Strobokinetische Skulptur

Our eyes are easy to trick. In the presence of light we can perceive visually, in the absence of light we cannot. An alternating presence and absence of light can be created using a stroboscope, something we usually associate with the disorienting environment of a club. A stroboscope is a light which flashes a certain number of times a within a period of time, with a controllable frequency. Because we can only see when the light is on, our perceived reality in the presence of a strobe light turns into a “real life animation” – all the separate images that we perceive whenever the light is on are pieced together to a continuous motion in our minds, like in a stop-motion movie. We can use this effect to create incredible optical illusions.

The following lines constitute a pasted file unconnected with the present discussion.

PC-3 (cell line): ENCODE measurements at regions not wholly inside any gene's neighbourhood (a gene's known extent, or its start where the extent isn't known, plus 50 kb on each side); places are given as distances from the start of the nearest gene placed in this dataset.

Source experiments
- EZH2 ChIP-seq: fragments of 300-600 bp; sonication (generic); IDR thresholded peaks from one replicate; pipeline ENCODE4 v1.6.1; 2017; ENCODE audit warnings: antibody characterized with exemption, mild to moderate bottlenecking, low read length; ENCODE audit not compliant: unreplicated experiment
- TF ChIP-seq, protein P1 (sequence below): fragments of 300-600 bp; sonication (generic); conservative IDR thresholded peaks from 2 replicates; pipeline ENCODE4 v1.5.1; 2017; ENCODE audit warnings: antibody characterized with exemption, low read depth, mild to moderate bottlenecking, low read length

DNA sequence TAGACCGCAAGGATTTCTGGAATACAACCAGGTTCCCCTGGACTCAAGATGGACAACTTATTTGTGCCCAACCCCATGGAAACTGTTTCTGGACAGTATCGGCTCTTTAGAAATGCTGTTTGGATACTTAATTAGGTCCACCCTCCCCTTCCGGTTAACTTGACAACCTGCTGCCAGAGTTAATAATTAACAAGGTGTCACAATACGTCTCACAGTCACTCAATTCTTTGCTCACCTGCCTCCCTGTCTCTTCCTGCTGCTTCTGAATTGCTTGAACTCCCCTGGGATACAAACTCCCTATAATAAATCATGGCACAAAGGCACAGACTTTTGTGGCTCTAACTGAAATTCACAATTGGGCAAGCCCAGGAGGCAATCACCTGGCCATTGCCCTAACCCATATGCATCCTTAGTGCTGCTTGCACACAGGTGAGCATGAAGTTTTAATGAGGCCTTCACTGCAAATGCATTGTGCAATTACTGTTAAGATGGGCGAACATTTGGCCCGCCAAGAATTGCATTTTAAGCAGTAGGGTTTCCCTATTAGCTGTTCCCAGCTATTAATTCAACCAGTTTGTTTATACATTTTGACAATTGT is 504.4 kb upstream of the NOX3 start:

If we spin a sculpture, which has a special structure abiding the rules of the golden ratio around its own axis, and illuminate it with a strobe light, one such illusion can be created. The frequency with which the sculpture spins and the frequency of the stroboscope must stand in a certain relation to each other. The relation is such that every time the strobe light flashes, and in doing so creates a single “frame” in our real life stop-motion animation, the sculpture has rotated around the golden angle (137.5°) further than in the previous frame. Due to its particular structure, the sculpture appears to be no longer rotating around itself. Instead, the structure seems to be slowly flowing down its sides. The beautiful, almost meditative illusion of a forever growing bloom is created.


Ever wondered why helicopter blades or car wheels seem to stand still, or even slowly spin in the wrong direction, in movies? Same effect, we just took it out of the movies and brought it into reality.



Our video:

John Edmark’s video: